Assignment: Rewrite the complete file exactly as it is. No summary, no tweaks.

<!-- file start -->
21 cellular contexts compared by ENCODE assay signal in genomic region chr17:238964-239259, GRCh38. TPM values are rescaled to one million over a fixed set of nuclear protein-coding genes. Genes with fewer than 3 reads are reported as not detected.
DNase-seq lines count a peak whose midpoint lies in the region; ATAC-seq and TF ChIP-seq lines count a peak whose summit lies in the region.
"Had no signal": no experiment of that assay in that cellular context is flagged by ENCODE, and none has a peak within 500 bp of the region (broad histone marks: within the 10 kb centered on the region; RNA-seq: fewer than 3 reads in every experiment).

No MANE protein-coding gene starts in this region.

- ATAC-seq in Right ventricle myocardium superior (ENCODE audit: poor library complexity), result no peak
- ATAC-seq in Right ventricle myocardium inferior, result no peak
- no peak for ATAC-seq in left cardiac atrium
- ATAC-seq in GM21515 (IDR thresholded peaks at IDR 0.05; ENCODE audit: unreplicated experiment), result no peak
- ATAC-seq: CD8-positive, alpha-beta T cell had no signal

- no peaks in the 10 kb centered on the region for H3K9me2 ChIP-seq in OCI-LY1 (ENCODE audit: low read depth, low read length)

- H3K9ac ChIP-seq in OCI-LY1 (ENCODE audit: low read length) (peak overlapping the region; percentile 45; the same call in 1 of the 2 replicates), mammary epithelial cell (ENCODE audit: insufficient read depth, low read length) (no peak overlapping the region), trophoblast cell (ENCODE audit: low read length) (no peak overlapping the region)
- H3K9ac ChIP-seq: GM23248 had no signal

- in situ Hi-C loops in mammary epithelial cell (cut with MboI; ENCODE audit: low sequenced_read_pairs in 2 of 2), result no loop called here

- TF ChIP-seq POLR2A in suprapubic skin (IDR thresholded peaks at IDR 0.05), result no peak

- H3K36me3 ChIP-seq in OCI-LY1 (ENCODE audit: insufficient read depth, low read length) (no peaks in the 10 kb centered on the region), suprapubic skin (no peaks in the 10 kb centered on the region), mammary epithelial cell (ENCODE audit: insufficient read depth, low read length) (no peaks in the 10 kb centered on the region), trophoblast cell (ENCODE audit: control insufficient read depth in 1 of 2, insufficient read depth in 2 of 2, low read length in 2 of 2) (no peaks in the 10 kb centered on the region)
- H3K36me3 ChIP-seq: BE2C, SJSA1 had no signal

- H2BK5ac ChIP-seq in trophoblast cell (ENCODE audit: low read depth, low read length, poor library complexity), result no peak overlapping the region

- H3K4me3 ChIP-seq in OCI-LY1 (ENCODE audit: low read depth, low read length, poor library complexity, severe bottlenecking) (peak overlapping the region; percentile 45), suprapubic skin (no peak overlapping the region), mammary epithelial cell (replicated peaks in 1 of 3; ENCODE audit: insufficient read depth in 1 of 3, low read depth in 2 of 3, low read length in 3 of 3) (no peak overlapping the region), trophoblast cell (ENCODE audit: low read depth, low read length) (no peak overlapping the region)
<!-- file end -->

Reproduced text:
21 cellular contexts compared by ENCODE assay signal in genomic region chr17:238964-239259, GRCh38. TPM values are rescaled to one million over a fixed set of nuclear protein-coding genes. Genes with fewer than 3 reads are reported as not detected.
DNase-seq lines count a peak whose midpoint lies in the region; ATAC-seq and TF ChIP-seq lines count a peak whose summit lies in the region.
"Had no signal": no experiment of that assay in that cellular context is flagged by ENCODE, and none has a peak within 500 bp of the region (broad histone marks: within the 10 kb centered on the region; RNA-seq: fewer than 3 reads in every experiment).

No MANE protein-coding gene starts in this region.

- ATAC-seq in Right ventricle myocardium superior (ENCODE audit: poor library complexity), result no peak
- ATAC-seq in Right ventricle myocardium inferior, result no peak
- no peak for ATAC-seq in left cardiac atrium
- ATAC-seq in GM21515 (IDR thresholded peaks at IDR 0.05; ENCODE audit: unreplicated experiment), result no peak
- ATAC-seq: CD8-positive, alpha-beta T cell had no signal

- no peaks in the 10 kb centered on the region for H3K9me2 ChIP-seq in OCI-LY1 (ENCODE audit: low read depth, low read length)

- H3K9ac ChIP-seq in OCI-LY1 (ENCODE audit: low read length) (peak overlapping the region; percentile 45; the same call in 1 of the 2 replicates), mammary epithelial cell (ENCODE audit: insufficient read depth, low read length) (no peak overlapping the region), trophoblast cell (ENCODE audit: low read length) (no peak overlapping the region)
- H3K9ac ChIP-seq: GM23248 had no signal

- in situ Hi-C loops in mammary epithelial cell (cut with MboI; ENCODE audit: low sequenced_read_pairs in 2 of 2), result no loop called here

- TF ChIP-seq POLR2A in suprapubic skin (IDR thresholded peaks at IDR 0.05), result no peak

- H3K36me3 ChIP-seq in OCI-LY1 (ENCODE audit: insufficient read depth, low read length) (no peaks in the 10 kb centered on the region), suprapubic skin (no peaks in the 10 kb centered on the region), mammary epithelial cell (ENCODE audit: insufficient read depth, low read length) (no peaks in the 10 kb centered on the region), trophoblast cell (ENCODE audit: control insufficient read depth in 1 of 2, insufficient read depth in 2 of 2, low read length in 2 of 2) (no peaks in the 10 kb centered on the region)
- H3K36me3 ChIP-seq: BE2C, SJSA1 had no signal

- H2BK5ac ChIP-seq in trophoblast cell (ENCODE audit: low read depth, low read length, poor library complexity), result no peak overlapping the region

- H3K4me3 ChIP-seq in OCI-LY1 (ENCODE audit: low read depth, low read length, poor library complexity, severe bottlenecking) (peak overlapping the region; percentile 45), suprapubic skin (no peak overlapping the region), mammary epithelial cell (replicated peaks in 1 of 3; ENCODE audit: insufficient read depth in 1 of 3, low read depth in 2 of 3, low read length in 3 of 3) (no peak overlapping the region), trophoblast cell (ENCODE audit: low read depth, low read length) (no peak overlapping the region)